Investors have been bombarded with reasons to be pessimistic this year. The euro zone crisis, the U.S. fiscal cliff, fears of a China slowdown: all seem designed to hamper stock market performance.
Yet performance of stock markets around the world is now at its highest level for five years, led by fast-growing emerging markets, according to research from Lloyds.
In September 2012, 82 percent of 39 countries tracked by the research saw a year-over-year rise in equity prices, the highest proportion for five years and more than 10 times the proportion a year ago.
This is only based on returns between September 2012 over the previous year, so one-off factors could affect performance.
Thailand led the gainers, after a bad year in 2011, when floods ravaged Bangkok. It was followed by Denmark, up by 35 percent over the period, and the Philippines, which rose by 34 percent.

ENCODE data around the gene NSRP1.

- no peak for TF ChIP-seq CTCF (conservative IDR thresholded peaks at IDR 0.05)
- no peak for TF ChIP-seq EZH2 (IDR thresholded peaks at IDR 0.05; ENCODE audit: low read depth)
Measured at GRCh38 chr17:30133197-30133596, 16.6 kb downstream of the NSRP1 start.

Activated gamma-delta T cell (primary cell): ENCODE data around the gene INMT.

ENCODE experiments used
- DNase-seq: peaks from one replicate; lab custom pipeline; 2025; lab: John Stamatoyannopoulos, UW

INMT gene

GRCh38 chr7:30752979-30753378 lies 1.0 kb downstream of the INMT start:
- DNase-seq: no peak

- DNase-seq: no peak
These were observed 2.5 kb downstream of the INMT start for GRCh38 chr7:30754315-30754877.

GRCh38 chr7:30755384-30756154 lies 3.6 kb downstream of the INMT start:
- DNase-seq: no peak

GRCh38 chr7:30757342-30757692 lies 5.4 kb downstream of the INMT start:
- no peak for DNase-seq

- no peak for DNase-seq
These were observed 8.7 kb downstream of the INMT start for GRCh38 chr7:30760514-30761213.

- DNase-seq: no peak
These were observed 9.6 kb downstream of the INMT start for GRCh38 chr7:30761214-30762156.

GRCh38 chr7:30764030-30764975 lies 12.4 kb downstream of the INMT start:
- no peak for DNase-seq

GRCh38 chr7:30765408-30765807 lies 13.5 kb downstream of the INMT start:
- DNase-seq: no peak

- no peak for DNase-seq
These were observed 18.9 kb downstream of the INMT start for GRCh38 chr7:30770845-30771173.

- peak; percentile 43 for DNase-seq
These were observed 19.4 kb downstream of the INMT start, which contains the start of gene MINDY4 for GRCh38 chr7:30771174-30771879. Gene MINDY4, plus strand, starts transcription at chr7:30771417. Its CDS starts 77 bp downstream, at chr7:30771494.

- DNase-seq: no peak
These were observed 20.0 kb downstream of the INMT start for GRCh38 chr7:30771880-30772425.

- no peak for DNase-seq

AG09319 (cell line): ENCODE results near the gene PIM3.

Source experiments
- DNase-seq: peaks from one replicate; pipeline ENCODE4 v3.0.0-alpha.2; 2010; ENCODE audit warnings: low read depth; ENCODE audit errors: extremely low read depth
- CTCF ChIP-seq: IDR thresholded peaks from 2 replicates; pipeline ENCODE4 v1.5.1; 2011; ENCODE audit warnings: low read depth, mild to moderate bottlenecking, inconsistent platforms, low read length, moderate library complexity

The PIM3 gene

Slovakia's equity market recorded the biggest fall, of 15 percent, after fiscal tightening by the government. It was followed by China, down 12 percent from September 2011, and Spain, down 10 percent from the year before amid talk that it will become the next major euro zone economy to seek a bailout from international lenders.
"Much of this increase was from a relatively low base following the sharp falls recorded in 2011," Suren Thiru, economist at Lloyds TSB International, pointed out.
He warned that the euro zone debt crisis and the progress of the global economic recovery would affect the outlook for global equity prices in coming months.